Small-scale farmers advised to sell their produce to GCX

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Small-scale farmers, especially producers of cereal crops, have been advised to sell their produce to the Ghana Commodity Exchange (GCX) to maximise income rather than relying on open-market traders.

Mr Emmanuel Owusu Poku, acting Manager of the Wenchi Agricultural Station in the Bono Region, who made the call said the GCX through warehouse receipt system stands a position to help farmers to avoid post-harvest losses, and also offer better pricing to make them competitive in the farming business.

Mr Poku made these remarks during a field demonstration for 90 selected small-scale farmers and Agricultural Extension Agents (AEAs) at the Wenchi Agricultural Station, Wenchi in the Bono Region.

He explained that GCX was a regulated national and regional market that links buyers and sellers of agricultural and non- agricultural products.

He said: “the days where smallholder farmers were helplessly shortchanged by commodity middlemen and open-market buyers should be over. GCX has come handy to salvage the post-harvest predicaments of farmers.”

The one-day demonstration exercise was designed to teach the participants improved harvesting and post-harvest management practices, aimed at enhancing agricultural productivity.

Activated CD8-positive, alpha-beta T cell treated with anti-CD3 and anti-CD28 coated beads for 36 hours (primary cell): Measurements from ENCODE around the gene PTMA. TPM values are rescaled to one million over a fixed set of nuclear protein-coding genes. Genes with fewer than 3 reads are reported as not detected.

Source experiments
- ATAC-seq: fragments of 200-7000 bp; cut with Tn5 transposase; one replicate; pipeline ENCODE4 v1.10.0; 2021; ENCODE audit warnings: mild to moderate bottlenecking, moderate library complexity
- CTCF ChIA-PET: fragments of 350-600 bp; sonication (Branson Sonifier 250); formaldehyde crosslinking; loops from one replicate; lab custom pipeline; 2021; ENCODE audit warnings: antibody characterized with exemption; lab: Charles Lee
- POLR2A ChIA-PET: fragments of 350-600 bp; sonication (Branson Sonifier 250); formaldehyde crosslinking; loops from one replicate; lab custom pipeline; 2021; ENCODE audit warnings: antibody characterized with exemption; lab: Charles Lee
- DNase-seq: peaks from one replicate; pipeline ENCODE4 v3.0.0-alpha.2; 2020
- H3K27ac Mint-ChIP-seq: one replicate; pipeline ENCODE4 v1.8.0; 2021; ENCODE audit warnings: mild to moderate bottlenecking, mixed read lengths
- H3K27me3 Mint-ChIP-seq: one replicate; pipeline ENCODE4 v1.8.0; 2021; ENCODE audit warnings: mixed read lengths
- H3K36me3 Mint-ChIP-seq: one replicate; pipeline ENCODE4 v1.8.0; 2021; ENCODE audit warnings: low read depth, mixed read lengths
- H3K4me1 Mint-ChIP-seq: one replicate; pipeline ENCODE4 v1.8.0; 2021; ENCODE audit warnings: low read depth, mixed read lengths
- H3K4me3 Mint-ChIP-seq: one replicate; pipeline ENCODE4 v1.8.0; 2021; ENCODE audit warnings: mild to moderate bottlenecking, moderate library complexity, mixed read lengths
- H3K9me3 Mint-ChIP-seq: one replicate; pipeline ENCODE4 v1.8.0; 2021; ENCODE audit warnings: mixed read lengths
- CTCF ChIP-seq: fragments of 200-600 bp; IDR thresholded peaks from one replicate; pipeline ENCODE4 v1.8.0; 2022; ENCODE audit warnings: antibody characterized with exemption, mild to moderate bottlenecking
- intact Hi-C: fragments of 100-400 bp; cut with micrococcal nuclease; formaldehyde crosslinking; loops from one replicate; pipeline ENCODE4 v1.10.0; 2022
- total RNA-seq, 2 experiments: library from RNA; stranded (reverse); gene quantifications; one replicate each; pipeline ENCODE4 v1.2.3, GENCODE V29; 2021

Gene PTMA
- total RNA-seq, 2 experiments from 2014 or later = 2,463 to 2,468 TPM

The farmers and the AEAs were taken through practices such as harvesting matured farm produce at the right time, storage techniques and how to operate electronic weighing machine.

According to Mr Poku, the exercise was the third phase of a programme dubbed, “Enhancement of crops demonstrations at agricultural stations to showcase some selected released crop varieties to farmers.”

He explained that during the second phase of the project, the participants were thought practicalities in applying weedicides and fertilisers, while they were introduced to improved crop varieties and skills development at the first phase.

He indicated that the project which was supported by the Food and Agricultural Organisation was part of the implementation of the ‘Planting for Food and Jobs’ initiative, adding that crops involved were varieties of maize, cowpea, groundnut, cassava and yam.

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